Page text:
Rush Hour 3
Dir. Brett Ratner
Premiered July 30, 2007
Whatever you might say about the actual quality of Rush Hour 1 and 2, they had a respectable glitz about them. The unexpectedly profitable buddy-cop teamup of martial arts stalwart Jackie Chan and annoying comedian Chris Tucker paid dividends around the turn of the millennium, with 2001’s Rush Hour 2 being particularly popular among those who were just buying their first DVD players. One of those buyers was me, and I devoured Rush Hour 2, not so much for the movie itself, but the gorgeous behind-the-scenes footage that made a compelling case for visiting Hong Kong. So while Brett Ratner is a creepy, mean-spirited hack, and Chris Tucker’s voice makes most people’s ears bleed, the Rush Hour franchise still manages to engage and entertain.
Astonishingly, Rush Hour 3 is not worthy even of this modest legacy.
Detective Carter (Tucker) was always a casually racist horndog, but here he’s taken into irredeemable garbage. Depending on your reading of his first scene, he’s either casually corrupt or a habitual sexual harasser. He’s been demoted to a traffic cop after (1) handcuffing two innocent women in order to commandeer their vehicle for a chase and (2) arresting six Iranian scientists without cause purely because of their nationality. When he reunites with Lee (Chan), it’s revealed that he also shot Lee’s girlfriend.
Lee is his normal nice self, but doesn’t have much fun. He accompanies the Chinese Ambassador (Tzi Ma) to the “World Criminal Court” (is the ICC trademarked?), on a mission to coordinate a global crackdown on the Chinese triads with Judge Reynard (Max Von Sydow), when said triads attempt to assassinate the Ambassador and target his daughter (Jingchu Zhang). When it’s discovered that the assassins hail from France, Lee and Carter travel to Paris where they discover a conspiracy involving a burlesque superstar (Noémie Lenoir) and Lee’s Japanese foster-brother (Hiroyuki Sanada).
Lest that sound complicated, rest assured that Rush Hour 3’s plot could barely sustain a single episode of Psych, resulting in the most stretched-out hour and a half I’ve seen since Perfect Stranger. And as screenwriter Jeff Nathanson apparently couldn’t come up with any jokes to fill in the gaps, director Brett Ratner is content to play elementary school theatre-level renditions of Rush Hour 2’s greatest hits, like an agonizing “Who’s On First” routine, a mention of gefilte fish referencing the outtakes in the credits from the previous movie. His most original flourishes are a climax lifted directly from The Great Mouse Detective and a special appearance by fugitive filmmaker Roman Polanski which pokes fun at the fact that he’s a convicted rapist. Forget bad taste, I’m surprised Polanski himself would agree to such a thing.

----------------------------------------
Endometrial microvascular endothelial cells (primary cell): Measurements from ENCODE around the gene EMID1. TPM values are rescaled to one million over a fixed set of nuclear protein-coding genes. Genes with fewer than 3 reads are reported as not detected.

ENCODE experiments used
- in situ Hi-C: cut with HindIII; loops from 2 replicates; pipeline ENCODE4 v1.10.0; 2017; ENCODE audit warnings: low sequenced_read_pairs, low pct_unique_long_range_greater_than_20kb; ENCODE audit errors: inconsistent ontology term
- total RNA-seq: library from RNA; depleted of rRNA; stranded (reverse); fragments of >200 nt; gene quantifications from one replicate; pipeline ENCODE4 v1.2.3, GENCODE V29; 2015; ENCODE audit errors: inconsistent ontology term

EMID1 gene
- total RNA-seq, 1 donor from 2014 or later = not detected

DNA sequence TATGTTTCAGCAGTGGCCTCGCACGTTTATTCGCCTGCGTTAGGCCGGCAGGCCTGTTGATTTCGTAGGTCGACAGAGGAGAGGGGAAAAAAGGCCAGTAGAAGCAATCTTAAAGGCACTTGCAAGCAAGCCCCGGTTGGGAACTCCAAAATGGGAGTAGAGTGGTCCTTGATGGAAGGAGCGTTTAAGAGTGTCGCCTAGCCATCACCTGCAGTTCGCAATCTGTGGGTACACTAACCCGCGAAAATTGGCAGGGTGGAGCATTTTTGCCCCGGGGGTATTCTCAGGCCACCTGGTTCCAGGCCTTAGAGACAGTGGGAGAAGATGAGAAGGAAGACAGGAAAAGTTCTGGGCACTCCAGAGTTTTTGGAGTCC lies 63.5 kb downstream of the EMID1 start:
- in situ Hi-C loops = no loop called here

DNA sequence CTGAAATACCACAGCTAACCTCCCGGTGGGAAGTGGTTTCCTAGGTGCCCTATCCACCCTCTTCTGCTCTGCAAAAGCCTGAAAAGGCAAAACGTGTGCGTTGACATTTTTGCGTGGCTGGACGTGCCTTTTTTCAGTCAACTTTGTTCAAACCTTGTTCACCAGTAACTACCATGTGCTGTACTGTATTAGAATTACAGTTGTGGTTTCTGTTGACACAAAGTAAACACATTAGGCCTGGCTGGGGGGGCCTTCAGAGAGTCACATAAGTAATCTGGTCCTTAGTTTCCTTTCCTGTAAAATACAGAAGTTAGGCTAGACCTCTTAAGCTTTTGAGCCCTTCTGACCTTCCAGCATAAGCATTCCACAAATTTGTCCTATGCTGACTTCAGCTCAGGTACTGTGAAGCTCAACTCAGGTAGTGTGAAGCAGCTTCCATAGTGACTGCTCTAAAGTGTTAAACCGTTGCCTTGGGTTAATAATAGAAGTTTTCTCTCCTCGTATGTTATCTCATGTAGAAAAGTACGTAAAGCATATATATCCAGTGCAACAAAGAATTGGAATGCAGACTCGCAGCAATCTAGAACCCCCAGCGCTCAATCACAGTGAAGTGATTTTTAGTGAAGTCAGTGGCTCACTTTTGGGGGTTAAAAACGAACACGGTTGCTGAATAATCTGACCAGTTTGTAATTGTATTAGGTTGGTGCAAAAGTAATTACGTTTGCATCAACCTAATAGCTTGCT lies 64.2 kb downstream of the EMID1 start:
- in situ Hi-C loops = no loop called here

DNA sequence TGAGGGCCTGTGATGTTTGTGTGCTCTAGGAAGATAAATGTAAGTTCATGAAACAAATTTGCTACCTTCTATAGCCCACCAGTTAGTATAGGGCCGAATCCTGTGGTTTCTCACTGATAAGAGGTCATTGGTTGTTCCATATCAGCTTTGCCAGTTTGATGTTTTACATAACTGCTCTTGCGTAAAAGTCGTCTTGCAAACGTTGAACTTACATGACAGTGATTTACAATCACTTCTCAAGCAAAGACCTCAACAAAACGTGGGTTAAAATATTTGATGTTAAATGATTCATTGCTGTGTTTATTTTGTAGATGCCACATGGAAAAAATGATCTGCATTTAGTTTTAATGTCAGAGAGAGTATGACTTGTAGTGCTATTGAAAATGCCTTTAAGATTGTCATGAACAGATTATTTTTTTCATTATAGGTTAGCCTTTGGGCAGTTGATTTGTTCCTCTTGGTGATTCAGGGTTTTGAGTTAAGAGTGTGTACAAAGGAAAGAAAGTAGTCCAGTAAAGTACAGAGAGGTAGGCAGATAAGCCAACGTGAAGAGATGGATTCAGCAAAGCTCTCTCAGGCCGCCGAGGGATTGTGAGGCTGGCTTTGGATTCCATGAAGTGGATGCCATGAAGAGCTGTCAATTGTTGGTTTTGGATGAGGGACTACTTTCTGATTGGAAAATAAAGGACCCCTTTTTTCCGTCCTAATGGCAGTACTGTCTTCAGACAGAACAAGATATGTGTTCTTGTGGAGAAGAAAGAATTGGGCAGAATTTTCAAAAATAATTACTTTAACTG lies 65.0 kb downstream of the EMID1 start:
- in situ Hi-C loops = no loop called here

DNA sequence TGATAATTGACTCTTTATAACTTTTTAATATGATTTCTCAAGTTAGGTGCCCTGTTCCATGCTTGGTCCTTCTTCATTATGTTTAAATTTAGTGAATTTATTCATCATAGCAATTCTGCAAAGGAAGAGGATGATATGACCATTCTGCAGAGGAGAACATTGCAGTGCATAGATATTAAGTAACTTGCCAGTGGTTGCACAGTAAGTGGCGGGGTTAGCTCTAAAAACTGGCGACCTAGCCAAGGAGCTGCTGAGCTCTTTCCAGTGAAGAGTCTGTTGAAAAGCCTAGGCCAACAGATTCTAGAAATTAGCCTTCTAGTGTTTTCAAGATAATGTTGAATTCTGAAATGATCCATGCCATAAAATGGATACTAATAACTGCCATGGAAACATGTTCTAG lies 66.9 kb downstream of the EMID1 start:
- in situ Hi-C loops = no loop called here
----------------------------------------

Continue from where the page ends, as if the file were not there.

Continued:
But it’s got Jackie Chan, so the action is good, right? Well, Chan may be up to the task, but Rush Hour 3 isn’t. Consider a fight with a dragon lady (Youki Kidoh) whose weapon of choice is a decorative fan full of CGI throwing knives and also somehow works like a boomerang. And is there a weirder combination than martial arts stuntwork and non-dynamic camera movement? Because Rush Hour 3 has some of the most sluggish cinematography since the heyday of Chuck Norris. Even the coloration is off throughout the movie; the rich colors of the first two films are curiously faded.
The Rush Hour movies were always crude and obnoxious, but this is the Happy Madison version. Whatever meager dignity previously existed in spite of Chris Tucker’s insuffrable blathering is gone. What’s left is so pointless, phoned in, and hateful that you wonder whether Ratner and company were trying to send a message that nobody got.
Signs This Was Made in 2007
Barry Bonds and Lance Armstrong get namedropped. Cab driver Georges (Yvan Attal) initially refuses to drive Carter because he’s American and the Iraq War is a thing, and bemoans having to fight the Triads with him and Li because “the French are neutral.” One of the major players in the film is a neo-burlesque star.
I could’ve sworn one of the extras was improv veteran David Pasquesi.
How Did It Do?
Six years removed from its latest installment, Rush Hour 3 was yet another disappointment for New Line Cinema. Grossing $258 million worldwide, it managed to crack the top 20 that year, but failed to recoup its marketing budget. And while the other films had received mixed-to-positive reviews, Rush Hour 3 was savaged, earning a dismal 18% rating on RottenTomatoes. Ratner and his producers have continued to talk up the possibility of a sequel, but having already made the most perfunctory sequel imaginable, it’s a mystery why they would want to. Ultimately, the franchise was re-tooled as a CBS television series, but it too was poorly-received and ultimately canceled.
Rush Hour 3 made a lot of bottom-ten lists, but not mine. Because if you thought this was bad…
Next Time: D-War